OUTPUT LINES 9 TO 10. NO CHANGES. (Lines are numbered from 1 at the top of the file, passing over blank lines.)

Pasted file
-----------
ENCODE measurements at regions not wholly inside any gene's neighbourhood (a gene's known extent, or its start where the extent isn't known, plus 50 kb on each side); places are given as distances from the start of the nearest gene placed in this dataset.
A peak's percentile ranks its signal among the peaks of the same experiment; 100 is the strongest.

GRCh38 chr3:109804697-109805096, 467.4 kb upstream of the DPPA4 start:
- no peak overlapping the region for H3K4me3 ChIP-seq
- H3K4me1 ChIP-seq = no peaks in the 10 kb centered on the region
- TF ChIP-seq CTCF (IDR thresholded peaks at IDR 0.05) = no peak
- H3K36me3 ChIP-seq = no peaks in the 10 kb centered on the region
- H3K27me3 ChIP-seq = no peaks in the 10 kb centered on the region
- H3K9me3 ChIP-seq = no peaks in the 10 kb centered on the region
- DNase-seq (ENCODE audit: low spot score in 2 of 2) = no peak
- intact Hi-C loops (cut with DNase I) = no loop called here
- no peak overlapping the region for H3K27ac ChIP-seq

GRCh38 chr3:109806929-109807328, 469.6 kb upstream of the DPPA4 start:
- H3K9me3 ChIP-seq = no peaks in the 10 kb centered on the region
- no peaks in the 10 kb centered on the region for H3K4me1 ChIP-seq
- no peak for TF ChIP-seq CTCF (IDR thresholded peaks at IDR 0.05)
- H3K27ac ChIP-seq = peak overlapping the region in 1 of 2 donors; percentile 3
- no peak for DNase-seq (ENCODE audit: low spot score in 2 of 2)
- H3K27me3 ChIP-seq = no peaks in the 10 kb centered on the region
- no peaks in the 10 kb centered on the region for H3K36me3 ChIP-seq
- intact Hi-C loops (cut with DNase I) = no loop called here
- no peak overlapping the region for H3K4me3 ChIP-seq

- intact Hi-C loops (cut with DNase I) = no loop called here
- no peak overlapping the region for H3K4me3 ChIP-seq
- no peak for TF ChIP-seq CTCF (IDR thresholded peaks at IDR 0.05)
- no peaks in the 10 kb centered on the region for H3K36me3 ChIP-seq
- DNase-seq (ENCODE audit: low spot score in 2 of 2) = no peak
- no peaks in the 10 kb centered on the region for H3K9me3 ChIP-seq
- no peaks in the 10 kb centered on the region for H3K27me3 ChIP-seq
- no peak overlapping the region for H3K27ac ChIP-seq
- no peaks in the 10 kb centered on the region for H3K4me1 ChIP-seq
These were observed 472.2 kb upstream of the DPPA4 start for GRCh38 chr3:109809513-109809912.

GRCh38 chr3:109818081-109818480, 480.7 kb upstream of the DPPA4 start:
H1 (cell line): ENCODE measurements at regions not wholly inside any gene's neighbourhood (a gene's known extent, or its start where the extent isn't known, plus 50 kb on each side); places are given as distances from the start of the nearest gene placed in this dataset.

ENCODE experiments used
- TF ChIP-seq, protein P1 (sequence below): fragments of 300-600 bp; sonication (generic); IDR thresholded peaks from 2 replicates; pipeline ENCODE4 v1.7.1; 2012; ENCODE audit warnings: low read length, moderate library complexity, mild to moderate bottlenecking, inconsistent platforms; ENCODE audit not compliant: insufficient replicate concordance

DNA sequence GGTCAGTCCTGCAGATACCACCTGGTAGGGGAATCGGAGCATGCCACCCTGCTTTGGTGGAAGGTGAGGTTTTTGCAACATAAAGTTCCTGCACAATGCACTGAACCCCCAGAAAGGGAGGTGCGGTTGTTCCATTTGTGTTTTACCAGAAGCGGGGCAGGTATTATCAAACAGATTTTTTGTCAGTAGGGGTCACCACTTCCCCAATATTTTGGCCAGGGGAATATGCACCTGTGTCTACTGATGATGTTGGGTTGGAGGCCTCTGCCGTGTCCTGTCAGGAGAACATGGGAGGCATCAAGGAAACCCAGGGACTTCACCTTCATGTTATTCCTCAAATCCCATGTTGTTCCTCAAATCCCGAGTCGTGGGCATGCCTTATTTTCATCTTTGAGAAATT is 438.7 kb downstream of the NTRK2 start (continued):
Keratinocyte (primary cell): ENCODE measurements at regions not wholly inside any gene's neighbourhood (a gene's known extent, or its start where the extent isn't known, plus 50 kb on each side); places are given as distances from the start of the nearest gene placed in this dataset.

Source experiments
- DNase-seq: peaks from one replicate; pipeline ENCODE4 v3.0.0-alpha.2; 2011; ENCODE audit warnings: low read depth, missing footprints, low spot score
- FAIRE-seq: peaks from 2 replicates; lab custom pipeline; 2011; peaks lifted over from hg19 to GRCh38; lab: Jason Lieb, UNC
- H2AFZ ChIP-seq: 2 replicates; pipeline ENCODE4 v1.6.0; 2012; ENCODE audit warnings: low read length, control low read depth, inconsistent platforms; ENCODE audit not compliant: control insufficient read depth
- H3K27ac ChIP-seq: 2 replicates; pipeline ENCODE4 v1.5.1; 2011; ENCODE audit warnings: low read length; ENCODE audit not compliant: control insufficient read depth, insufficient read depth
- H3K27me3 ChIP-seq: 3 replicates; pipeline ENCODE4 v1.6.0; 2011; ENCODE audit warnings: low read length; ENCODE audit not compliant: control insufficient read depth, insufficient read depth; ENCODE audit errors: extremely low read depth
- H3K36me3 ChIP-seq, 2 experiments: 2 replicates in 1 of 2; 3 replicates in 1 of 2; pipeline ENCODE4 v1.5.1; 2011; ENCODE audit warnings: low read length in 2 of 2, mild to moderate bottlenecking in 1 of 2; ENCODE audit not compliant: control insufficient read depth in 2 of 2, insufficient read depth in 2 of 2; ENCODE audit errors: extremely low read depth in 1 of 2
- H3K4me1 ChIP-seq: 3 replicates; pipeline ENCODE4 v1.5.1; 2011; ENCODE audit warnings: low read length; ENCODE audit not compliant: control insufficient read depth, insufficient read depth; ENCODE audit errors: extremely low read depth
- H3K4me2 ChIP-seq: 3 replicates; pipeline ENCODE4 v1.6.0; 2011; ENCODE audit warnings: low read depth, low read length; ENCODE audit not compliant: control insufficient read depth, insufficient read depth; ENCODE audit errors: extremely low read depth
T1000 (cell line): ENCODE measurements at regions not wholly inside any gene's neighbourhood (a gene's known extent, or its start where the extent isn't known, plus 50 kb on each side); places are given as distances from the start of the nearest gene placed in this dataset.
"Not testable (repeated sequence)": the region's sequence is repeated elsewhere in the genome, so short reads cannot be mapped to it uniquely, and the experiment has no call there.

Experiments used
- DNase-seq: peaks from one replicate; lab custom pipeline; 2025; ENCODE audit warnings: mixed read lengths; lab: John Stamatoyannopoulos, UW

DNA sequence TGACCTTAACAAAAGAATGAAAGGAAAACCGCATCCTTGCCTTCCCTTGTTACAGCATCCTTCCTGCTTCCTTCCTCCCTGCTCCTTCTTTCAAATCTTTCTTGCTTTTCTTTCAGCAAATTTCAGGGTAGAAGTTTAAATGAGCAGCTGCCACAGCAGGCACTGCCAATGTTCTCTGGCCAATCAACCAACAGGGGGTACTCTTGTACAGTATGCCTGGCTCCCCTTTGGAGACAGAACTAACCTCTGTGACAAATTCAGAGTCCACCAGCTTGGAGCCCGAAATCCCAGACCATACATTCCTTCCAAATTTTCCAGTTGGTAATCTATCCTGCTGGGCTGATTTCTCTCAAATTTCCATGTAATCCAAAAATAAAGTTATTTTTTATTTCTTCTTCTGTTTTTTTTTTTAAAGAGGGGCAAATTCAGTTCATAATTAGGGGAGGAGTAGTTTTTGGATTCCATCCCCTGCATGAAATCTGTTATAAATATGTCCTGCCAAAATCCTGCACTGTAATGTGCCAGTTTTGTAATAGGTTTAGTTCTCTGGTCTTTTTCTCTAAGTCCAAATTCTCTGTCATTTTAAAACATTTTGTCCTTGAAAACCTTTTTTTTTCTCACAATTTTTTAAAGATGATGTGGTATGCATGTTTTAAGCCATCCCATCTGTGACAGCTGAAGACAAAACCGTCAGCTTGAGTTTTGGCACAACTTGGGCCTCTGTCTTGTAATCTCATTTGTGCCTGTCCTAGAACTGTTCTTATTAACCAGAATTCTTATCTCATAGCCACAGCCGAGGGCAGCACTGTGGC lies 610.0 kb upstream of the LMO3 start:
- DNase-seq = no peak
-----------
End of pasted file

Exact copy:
- H3K9me3 ChIP-seq = no peaks in the 10 kb centered on the region
- DNase-seq (ENCODE audit: low spot score in 2 of 2) = no peak